About Queen’s Beach
Queen’s Beach in Sea Point on the Cape Town, Atlantic Seaboard, is one of the more popular beaches for those wanting to avoid the busier and more prominent beaches along the Sea Point Promenade. This beach is ideal for sunbathers and is usually frequented by singles or groups of adults than families with kids.
Image Courtesy of: thelifestylehunter.com
Queen’s Beach can be found to the South of the Sea Point Pavilion situated between Sunset Beach and Saunders Rock’s Beach. When driving along Beach road towards Camps Bay, Queen’s Beach is adjacent to the traffic circle that heads uphill via Queen’s Road to Bantry Bay.
Since most of the traffic heads uphill, this extension of Beach Road sees little traffic.
Parking can be found at the traffic circle or at the official Queens Beach Parking Lot, a little past the traffic circle, on the extended section of Beach Road. Beach Road terminates in a dead-end (cul-de-sac) where it joins with Seacliff Road*, a little after Saunders Rock’s Beach.
* Note: Be aware that while the Map shows Beach Road joining with Seacliff Road, Seacliff Road is a One-Way street in the opposite direction and you cannot access Victoria Road via this route.
It is mentioned that Queen’s Beach is frequented more by Adults than families with kids, but this isn’t always the case. The fact that swimming is safe due a shallow gully between the rocks and the many rock pools, it does sometimes get pretty busy with kids swimming and exploring, although most families tend to go to Saunders Rock’s Beach or further along the Atlantic Seaboard coastline to Clifton or Camps Bay.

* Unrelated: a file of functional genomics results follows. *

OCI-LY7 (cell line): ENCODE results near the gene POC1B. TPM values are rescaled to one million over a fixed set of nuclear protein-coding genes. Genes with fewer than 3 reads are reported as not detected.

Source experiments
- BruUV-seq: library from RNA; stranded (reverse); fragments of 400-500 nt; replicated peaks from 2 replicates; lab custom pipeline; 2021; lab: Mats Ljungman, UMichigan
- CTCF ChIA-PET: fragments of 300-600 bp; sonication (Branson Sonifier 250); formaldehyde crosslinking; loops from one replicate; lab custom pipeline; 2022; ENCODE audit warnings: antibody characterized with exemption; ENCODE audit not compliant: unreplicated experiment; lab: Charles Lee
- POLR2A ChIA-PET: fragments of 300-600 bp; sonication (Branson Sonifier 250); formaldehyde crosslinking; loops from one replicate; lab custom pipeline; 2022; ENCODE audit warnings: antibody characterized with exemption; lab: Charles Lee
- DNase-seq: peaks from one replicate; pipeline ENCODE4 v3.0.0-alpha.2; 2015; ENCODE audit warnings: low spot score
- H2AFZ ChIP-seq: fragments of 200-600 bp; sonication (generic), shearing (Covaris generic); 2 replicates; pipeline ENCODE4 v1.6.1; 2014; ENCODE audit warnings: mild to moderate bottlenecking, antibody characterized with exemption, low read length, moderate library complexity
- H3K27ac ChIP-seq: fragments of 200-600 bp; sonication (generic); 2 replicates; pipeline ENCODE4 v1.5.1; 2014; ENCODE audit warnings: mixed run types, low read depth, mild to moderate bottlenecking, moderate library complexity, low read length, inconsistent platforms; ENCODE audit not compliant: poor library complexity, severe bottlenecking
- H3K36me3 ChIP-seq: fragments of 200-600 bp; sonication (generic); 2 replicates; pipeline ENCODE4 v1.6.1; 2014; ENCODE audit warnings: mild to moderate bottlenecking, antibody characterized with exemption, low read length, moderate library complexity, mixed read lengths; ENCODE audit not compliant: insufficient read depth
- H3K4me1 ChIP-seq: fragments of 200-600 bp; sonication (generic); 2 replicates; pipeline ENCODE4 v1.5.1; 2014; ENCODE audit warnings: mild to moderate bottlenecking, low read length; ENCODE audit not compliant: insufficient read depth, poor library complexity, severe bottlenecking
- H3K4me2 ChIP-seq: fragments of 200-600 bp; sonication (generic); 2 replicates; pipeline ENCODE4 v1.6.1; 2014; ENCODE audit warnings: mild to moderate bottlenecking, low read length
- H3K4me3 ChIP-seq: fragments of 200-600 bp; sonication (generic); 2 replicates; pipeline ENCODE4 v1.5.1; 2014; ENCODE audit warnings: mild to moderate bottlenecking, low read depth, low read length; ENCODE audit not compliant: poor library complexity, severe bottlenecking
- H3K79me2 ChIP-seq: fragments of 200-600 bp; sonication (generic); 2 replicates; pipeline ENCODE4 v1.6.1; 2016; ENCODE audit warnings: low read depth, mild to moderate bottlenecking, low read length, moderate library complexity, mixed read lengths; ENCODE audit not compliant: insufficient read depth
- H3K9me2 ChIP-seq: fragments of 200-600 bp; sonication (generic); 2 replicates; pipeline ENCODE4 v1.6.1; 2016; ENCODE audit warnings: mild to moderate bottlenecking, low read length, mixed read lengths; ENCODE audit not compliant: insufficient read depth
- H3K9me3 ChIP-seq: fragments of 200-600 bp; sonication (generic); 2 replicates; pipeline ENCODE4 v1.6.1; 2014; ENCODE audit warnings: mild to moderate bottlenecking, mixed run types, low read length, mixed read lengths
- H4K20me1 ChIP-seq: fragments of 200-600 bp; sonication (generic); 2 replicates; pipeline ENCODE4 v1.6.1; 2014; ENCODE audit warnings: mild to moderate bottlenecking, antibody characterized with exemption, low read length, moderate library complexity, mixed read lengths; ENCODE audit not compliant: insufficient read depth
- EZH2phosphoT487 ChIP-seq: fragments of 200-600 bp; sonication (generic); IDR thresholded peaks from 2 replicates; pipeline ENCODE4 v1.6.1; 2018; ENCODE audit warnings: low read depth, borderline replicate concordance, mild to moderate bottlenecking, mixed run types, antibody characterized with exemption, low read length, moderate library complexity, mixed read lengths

- 2x Parking Areas + Street Parking
- Public Toilet Facilities
- Safe Swimming (No Lifeguards)
- Rock Pools
Advertise here! T&C’s Apply – Contact us to find out more…
Queen’s Beach is named after the Queen’s Hotel that was built nearby in the late 1800’s. The rock outcrops on the south-west border of this beach (between Queen’s Beach and Saunders Rock’s Beach) also have significant geological interest, where there was an upheaval of the earth’s surface many eons ago.
This area is know as the ‘Sea Point Contact‘ and walking along the rocks here you can physically notice the different rock formations or rock types created by the molten lava that mixed with the local granite rocks.
There is a plague in the Queens Beach parking lot that explains this phenomenon, for those that are interested.